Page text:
Thursday, April 14, 2011

Child Armature

Now that I have the two heads made in proper proportion to each other, I can made the armature.

 We want start with a 5/32 brass tube which will be the outside of the support for the entire load-bearing portion of the sculpture. This tube runs from inside the base to the shoulder where the rod for the demon will insert into it.
Using my proportion chart with the armature drawn on it, I mark the bends on the tube and cut it off at the proper length on the bottom.
Inside this tube will be a brass support rod to stiffen the tubing and act as s top for the demon support rod. The support rod is cut about 3/4" shorter than the tube so the demon support rod can insert into the top of the tube by about 3/4".
This rod is a brass alloy welding rod which fits snugly inside the tube. Welding rods can be found at most home centers, or welding or farm supply stores.
 The rod is inserted into the tube and together they are bent to match the profile of the drawn armature.



















 Here is the support tube/rod with another short length of 3/16 tubing over the bottom 1/2" so it will fit into my work base.
Using my demon drawing as my guide, I bend another length of the welding rod for the demon support.
This is the demon support placed into the tube/rod assembly.












 For now I will cut a 5/32 tube to length which fits into the hole in the demon skull and slides down over the support rod so I can see the height of the finished piece as I sculpt.
 This is the basic support system for the sculpture. The two body armatures will attach to the 5/32 tubing.
I now take a 14 gauge wire and bend it to create the torso and leg part of my child's body armature.















Another 14G wire is bent for the torso, shoulder, arm section of the armature.
The lower portion of the armature is attached with foil tape. You can solder these together to the tube if you want but the tape works just as well.
The torso portion of the upper body armature is overlapped on the lower section of armature and they are taped together as well. A short wire is inserted into the taped area to act as the neck.
Notice that the armature is attached in front of the demon support rod coming out of the shoulder so the rod can re pulled straight up and out of the tube.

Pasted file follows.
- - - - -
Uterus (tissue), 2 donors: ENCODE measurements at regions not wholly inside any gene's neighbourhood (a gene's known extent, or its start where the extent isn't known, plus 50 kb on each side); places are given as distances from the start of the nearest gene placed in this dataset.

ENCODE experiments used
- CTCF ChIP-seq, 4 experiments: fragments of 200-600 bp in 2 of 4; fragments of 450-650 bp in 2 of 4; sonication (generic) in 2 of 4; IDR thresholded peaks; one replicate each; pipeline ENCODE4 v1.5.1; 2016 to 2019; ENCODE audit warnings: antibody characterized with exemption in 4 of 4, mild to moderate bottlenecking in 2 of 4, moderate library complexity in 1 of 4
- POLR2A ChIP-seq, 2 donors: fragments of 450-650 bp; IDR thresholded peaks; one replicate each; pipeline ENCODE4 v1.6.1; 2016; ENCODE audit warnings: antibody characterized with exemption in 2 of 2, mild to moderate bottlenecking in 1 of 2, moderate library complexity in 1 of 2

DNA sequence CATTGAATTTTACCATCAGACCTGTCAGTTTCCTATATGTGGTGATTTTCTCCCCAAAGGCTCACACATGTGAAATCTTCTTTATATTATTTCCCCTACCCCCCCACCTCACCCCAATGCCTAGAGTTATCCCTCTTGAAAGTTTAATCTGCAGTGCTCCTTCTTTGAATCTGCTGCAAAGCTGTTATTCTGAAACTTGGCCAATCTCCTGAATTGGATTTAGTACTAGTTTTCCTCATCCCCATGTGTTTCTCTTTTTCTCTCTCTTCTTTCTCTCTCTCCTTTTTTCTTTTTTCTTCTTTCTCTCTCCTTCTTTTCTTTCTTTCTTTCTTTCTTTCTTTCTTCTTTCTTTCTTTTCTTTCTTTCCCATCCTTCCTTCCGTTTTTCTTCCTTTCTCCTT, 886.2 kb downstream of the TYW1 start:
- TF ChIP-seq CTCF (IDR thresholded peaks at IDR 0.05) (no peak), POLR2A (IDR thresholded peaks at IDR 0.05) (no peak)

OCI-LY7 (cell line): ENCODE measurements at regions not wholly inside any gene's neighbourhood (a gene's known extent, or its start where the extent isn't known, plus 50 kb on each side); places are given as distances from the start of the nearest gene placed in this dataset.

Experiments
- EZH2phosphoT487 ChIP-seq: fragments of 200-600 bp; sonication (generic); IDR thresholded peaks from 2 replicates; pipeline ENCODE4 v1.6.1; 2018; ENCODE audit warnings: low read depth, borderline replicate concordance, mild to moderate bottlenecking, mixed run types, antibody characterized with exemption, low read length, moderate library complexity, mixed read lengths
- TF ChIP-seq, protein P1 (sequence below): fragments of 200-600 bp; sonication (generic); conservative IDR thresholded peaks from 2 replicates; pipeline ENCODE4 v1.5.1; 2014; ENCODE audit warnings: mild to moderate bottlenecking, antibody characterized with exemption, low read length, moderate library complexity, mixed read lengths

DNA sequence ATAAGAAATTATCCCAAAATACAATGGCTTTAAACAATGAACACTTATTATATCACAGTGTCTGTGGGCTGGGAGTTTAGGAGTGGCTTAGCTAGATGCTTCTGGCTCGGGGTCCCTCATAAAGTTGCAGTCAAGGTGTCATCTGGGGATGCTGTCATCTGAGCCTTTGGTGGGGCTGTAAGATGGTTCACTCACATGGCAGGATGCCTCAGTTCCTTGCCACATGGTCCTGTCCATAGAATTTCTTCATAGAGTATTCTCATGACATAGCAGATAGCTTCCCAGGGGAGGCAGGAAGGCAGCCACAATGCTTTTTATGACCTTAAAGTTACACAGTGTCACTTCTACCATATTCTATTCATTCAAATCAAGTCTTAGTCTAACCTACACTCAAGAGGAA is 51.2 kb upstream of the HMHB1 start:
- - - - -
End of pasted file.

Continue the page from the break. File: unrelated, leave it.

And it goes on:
The armature from the front shows how the child's body is tilted to give the feeling of movement to the figure.
 The armature is padded slightly with foil to bulk out the figure. We want about 1/4" of clay at any point on the finished figure.

The entire armature is wrapped in masking tape to keep oxidation from the wire, foil, and tubing from getting into the clay.















The finished child armature is ready to add clay...next time.
Sorry for the bad photos lately but my good camera needs to be repaired and I am using my old camera with focus issues.
Have a great day!
Mark

7 comments:

  1. You make this look so easy and I'm sure it is not! LOL This is going to be fascinating to see you create this piece! Thanks for teaching us so much!

    ReplyDelete
  2. Do you ever have a problem with the piece moving or spinning about ? Would the base need to be made thicker so the brass tube would be more stable? Do you insert the brass tube directly to the wood base or is there a brass tube in the base that the sculpture's tube is set into ?

    ReplyDelete
  3. To avoid the piece spinning, you can add a piece of hollow square stock to the tubing by slipping a larger size over your tube and soldering them together. I simply make sure my piece is balanced as I go so the weight isn't off to one side which makes a piece spin. A thicker base is always helpful so your support rod can be longer to hold better. The tube or rod can be inserted into the base directly or you can add a tube or rod in the base to slip into or over depending on how you are building your armature. All your decision. I usually just drop the tube/rod into the base as I have shown.

    ReplyDelete
  4. I am mesmerized in watching this take shape. And the sneak peek in the post about cracking, well, I'm getting antsy!

    ReplyDelete
  5. Mark...thank you for letting us "peek" into your creative world. You give so much inspiration and are an excellent teacher. ^_^

    ReplyDelete
  6. Ti ho conosciuta per caso, ma le tue creazioni mi ha ipnotizzato… sei bravissimo chissà quanto tempo ci metti per realizzare queste meraviglie? scusa ma non parlo inglese saluti dall'italia rosa

    ReplyDelete
  7. Rosa, Thank you. It takes about 20 hours to complete a sculpture unless I am doing something complicated. Sorry for the English, I read some Italian but can't write or speak it at all.

    ReplyDelete